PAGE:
Here’s How You Can Purchase Your Favorite African Groceries in the U.S.

Visionary Entrepreneur Series: Innov8tiv presents the best and brightest early stage entrepreneurs from Tiphub’s Diaspora Demo Summit. Tiphub is a mentorship driven accelerator that supports early stage businesses and social impact ventures in Africa and the African Diaspora.

After listening to friends complain about their struggles to find conveniently located African and Caribbean groceries in the United States, Boyede Sobitan and Fola Dada launched OjaExpress, a web and mobile application delivering groceries to your doorstep. “Immigrants have to go out of their way to find foods from their home country,” says CEO/Co-Founder Boyede Sobitan.59% of ethnic American consumers go to three or more grocery stores regularly in order to find the full product selection they are looking for and some are even forced to use poor substitutes or change their dietary habits completely. “Even foodies, don’t know where to go to recreate the dish they ate at their favorite restaurant during their Caribbean vacation.  Even if they did, they are mystified by the options that are present at ethnic grocery stores. My co-founder and I also discovered there were no same day or next service for immigrants, specifically the African/Caribbean demographic.”

Armed with a passion to eliminate the hassle of shopping for cultural groceries for immigrants as well as foodies, the OjaExpress app, takes the pain out of shopping for your favorite ethnic groceries. Here’s how the app works:

  • Browse hundreds and growing cultured food items.
  • Search or browse the store for the food you love
  • Discover sales and deals going on at different stores, enjoy big savings each week.
  • Contact the Ojaexpress Customer Service team via email or phone.
  • Check the status of your order.
  • Create a favorite list of item that you like or buy often for easy shopping.

Although Ojaexpress is only available in Chicago, the dynamic duo has plans to expand to other locations throughout the US.





As part of our series spotlighting game changing entrepreneurs from Tibhub’s Diaspora Demo Day, check out some business insight, tips and inspiration from CEO and Co-founder Boyede Sobitan.

Tell us about your background.

I am a self-titled, Chigerian.  I am Chicagoan of Nigerian extraction.  I started my career as a Registered Nurse.  I have a Masters in Healthcare Administration, and I have been in the healthcare administration/consulting space for the past 9 year

What are your top 3 accomplishments?   

There are 81 million first and second-generation immigrants, and a growing foodie population that is seeking a fast and convenient method for acquiring hard to find ethnic groceries.  We provide a solution that addresses this problem. So essentially every order we have is an accomplishment.  We have 81 million potential accomplishments to list.

What has been your greatest challenge? How did you overcome it?

The biggest challenge has been getting our community to innovate, and adopt new technology.  Many immigrants’ people like to touch and feel their produce to ensure that they are selecting the best.  Many were hesitant to allow us to get their groceries for them.  So far we have been fine-tuning our techniques, especially with yams.  We have a feature that allows customers to list their preferences, so we can purchase items just as they would.  I’d say we’re doing pretty well with that since we haven’t had any complaints. In fact, we had a customer that was impressed by the yams that we picked for him.  So much so, he asked us to purchase yams for him going forward.  He wanted us to be his personal “Yam pickers.” Overall, we have received positive reviews about the OjaExpress experience.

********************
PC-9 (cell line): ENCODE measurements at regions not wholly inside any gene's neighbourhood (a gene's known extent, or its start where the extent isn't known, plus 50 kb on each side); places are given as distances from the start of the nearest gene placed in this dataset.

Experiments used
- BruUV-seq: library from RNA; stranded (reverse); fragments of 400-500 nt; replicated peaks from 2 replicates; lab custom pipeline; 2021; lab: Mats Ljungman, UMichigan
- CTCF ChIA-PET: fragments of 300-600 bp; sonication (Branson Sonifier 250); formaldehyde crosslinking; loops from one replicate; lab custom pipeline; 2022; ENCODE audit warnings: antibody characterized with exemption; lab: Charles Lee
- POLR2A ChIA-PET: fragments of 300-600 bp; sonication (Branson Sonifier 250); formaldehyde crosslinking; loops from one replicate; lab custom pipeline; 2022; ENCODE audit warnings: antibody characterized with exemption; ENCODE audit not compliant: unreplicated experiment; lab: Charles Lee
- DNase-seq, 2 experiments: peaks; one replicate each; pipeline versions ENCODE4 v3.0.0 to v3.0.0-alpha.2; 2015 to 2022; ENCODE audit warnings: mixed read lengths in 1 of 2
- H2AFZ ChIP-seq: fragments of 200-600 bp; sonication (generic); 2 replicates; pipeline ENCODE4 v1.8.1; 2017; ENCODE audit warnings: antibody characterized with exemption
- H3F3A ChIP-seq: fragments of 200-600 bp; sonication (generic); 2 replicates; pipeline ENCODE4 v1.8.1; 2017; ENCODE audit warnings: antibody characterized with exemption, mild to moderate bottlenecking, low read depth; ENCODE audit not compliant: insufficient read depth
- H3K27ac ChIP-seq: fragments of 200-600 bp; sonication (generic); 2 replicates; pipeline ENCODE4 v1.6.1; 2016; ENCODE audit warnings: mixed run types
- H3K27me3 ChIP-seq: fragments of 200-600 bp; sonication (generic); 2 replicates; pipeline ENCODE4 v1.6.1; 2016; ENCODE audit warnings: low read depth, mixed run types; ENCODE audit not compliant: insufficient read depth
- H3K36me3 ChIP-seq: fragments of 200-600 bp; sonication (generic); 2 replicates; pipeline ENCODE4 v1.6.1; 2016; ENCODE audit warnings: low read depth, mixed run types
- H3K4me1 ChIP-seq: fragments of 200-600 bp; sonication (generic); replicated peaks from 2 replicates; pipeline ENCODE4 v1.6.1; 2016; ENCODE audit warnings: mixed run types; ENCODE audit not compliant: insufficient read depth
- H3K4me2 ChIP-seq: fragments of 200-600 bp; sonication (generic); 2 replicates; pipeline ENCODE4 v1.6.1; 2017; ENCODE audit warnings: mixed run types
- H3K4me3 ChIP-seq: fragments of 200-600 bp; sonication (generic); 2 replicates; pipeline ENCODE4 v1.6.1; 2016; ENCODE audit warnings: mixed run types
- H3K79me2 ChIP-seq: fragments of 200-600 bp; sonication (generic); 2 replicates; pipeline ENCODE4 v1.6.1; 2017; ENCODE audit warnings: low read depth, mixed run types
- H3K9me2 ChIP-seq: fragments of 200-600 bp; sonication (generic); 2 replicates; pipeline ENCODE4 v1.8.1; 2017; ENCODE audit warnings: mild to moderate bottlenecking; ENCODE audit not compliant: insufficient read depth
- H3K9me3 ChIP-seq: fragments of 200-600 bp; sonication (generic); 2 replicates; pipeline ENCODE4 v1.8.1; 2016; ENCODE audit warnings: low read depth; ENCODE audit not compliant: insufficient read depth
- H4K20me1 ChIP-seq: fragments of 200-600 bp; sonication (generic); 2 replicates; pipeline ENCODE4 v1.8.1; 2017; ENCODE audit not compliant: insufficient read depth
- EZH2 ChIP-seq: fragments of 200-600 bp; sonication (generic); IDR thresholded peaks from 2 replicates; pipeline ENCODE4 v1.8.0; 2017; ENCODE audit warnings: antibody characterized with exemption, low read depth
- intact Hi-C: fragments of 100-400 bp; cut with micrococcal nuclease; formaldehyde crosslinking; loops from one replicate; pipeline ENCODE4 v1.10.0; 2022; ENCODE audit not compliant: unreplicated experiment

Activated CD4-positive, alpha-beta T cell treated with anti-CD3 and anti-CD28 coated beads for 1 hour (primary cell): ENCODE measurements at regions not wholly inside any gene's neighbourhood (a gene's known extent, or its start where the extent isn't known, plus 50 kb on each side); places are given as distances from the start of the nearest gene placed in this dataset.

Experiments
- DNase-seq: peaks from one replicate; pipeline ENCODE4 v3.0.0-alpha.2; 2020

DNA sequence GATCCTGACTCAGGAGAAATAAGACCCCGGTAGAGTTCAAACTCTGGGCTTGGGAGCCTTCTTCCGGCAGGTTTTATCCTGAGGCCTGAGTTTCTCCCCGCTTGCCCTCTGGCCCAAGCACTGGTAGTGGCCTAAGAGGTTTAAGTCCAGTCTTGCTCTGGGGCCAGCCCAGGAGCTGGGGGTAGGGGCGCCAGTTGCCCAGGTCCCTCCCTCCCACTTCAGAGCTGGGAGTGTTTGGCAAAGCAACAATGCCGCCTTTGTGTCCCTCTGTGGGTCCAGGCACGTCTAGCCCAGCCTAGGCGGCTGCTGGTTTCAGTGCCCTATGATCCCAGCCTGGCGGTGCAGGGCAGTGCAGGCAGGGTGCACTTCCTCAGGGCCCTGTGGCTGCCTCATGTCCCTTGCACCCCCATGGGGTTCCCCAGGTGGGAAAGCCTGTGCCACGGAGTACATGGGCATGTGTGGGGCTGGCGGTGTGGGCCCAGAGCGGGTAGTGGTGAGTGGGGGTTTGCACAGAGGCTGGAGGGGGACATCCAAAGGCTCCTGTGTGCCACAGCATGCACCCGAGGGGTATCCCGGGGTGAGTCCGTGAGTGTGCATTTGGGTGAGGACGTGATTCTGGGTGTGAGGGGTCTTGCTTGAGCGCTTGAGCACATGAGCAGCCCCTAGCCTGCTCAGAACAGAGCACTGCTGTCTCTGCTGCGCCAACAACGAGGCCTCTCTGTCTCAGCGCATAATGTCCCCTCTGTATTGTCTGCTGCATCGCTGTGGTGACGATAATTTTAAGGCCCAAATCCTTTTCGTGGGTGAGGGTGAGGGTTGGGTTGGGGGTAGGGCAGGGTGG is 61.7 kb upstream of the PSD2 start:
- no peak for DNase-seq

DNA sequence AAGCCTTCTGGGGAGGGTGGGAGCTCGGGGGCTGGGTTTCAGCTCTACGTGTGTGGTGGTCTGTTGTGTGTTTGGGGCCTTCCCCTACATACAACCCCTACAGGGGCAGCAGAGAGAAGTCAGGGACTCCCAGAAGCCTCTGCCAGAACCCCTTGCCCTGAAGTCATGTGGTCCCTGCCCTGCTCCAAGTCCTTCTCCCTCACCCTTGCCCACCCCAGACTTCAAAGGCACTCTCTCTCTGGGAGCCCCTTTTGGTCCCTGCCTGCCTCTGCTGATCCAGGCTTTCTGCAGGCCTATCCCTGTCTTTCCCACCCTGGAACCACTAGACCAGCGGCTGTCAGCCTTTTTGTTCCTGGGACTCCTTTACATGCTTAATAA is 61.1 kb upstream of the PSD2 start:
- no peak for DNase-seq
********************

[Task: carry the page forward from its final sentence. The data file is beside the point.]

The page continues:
Tell me about a time you failed in business. What did you learn from your mistake?

I can’t accurately recall a failure.  My mindset has morphed, to look at failures as potential lessons.  Early on during our venture, we go a lot of “no’s”.  This was discouraging to my co-founder and I.  After speaking with our advisor, we learned how to convert those “no’s” into yes, by following-up with people.  One of our early “no’s” is now one of our largest retail clients.

Many people have a “secret sauce” that has defined his or her success. What are the top three ingredients that have enabled you to succeed? 

I don’t know if I have a “secret sauce”.  I think a dogged determination is key to starting a company and seeing it to the end.  It is also key to develop and nurture relationships as you grow.  I have met so many entrepreneurs along this journey, and we have served as a sounding board for one another.  Lastly, seek out an advisor.  You need someone who has gone through a similar journey in the past, and can advise you on this exciting, yet tumultuous journey.

What would be your advice for those trying to create a brand?

If I were to advise anyone trying to create a brand, I will tell him or her to have belief in what they are doing, and be open to pivoting.  If you are too confident, and not open to feedback, you can hurt yourself and brand in the process.





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